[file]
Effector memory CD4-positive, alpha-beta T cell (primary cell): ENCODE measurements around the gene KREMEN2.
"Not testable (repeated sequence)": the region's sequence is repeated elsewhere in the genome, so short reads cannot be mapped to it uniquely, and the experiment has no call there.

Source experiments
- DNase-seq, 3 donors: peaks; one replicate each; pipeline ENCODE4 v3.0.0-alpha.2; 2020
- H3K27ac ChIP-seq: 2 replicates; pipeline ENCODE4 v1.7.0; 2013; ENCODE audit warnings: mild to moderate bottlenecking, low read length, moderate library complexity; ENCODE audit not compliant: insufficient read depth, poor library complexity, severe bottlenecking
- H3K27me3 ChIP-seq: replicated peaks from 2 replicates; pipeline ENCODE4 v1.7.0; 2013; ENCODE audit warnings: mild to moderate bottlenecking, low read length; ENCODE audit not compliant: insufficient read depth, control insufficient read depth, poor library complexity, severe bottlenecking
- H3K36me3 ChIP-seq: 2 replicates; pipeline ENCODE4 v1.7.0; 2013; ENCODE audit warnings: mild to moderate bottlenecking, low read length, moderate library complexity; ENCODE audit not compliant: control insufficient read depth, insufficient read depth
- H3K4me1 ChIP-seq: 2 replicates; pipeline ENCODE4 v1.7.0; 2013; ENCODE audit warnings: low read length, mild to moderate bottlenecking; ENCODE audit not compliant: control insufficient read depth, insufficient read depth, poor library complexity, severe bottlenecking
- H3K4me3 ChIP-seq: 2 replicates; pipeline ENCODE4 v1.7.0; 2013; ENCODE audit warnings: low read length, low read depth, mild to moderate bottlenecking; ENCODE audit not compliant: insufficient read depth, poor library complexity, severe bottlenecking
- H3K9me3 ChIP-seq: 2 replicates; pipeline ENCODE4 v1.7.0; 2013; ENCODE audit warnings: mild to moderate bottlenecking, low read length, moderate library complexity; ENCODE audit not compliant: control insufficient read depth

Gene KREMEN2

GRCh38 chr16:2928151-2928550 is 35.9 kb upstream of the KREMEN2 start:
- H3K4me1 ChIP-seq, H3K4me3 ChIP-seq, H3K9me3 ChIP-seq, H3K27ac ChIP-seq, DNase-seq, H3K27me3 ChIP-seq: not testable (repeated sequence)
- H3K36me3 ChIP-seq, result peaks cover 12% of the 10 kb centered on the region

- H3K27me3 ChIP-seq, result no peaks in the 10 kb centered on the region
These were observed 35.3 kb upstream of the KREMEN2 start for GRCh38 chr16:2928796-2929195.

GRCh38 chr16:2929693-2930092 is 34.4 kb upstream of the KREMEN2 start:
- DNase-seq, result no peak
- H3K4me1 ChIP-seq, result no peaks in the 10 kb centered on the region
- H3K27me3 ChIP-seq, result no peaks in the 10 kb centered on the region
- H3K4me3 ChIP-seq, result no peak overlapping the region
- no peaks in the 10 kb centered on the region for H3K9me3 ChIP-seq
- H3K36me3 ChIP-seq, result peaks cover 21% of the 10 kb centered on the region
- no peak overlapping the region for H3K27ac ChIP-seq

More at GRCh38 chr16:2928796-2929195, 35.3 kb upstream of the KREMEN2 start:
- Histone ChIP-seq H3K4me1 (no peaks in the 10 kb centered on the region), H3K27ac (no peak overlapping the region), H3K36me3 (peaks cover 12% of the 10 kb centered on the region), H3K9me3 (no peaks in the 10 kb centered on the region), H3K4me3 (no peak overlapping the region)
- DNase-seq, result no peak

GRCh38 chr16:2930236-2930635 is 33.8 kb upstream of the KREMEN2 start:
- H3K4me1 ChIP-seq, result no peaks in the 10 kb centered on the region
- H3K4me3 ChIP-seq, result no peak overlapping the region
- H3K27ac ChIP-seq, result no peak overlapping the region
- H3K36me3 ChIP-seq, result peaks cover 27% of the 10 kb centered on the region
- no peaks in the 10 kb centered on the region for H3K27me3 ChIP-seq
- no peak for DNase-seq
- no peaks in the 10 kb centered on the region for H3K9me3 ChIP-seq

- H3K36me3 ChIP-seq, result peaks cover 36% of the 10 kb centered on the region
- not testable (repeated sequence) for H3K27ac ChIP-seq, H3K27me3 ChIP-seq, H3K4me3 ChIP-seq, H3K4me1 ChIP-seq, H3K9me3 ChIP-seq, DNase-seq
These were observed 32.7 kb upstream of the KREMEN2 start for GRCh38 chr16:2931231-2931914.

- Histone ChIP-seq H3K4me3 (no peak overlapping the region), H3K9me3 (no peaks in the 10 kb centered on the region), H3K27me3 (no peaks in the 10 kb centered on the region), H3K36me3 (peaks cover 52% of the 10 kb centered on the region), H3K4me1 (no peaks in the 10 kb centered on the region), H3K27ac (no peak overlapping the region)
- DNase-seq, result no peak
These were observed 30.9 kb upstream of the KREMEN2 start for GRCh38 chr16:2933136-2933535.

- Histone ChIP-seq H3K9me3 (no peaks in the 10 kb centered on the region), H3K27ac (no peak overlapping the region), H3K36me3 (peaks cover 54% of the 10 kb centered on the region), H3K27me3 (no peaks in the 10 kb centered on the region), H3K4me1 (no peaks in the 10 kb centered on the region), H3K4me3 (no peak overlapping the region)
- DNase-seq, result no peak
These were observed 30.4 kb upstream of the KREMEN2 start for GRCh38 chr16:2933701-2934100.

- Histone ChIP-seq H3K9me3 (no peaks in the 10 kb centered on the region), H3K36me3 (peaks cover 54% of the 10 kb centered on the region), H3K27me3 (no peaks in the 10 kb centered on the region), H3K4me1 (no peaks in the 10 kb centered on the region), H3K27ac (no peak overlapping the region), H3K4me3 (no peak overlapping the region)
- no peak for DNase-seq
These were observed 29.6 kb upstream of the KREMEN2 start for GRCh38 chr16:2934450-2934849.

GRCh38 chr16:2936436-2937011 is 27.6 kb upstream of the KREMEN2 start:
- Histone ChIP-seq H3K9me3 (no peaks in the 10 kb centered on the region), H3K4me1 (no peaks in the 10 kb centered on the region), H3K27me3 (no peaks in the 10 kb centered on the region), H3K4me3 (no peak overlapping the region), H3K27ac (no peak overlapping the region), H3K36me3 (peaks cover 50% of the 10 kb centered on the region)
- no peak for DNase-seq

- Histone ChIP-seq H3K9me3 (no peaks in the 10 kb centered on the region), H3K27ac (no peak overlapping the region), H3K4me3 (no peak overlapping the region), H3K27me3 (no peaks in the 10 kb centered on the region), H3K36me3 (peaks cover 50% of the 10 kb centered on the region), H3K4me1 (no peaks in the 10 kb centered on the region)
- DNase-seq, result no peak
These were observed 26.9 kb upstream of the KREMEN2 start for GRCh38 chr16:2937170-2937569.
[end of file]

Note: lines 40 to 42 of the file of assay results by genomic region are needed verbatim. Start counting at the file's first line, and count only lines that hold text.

- DNase-seq, result no peak
These were observed 30.9 kb upstream of the KREMEN2 start for GRCh38 chr16:2933136-2933535.

- Histone ChIP-seq H3K9me3 (no peaks in the 10 kb centered on the region), H3K27ac (no peak overlapping the region), H3K36me3 (peaks cover 54% of the 10 kb centered on the region), H3K27me3 (no peaks in the 10 kb centered on the region), H3K4me1 (no peaks in the 10 kb centered on the region), H3K4me3 (no peak overlapping the region)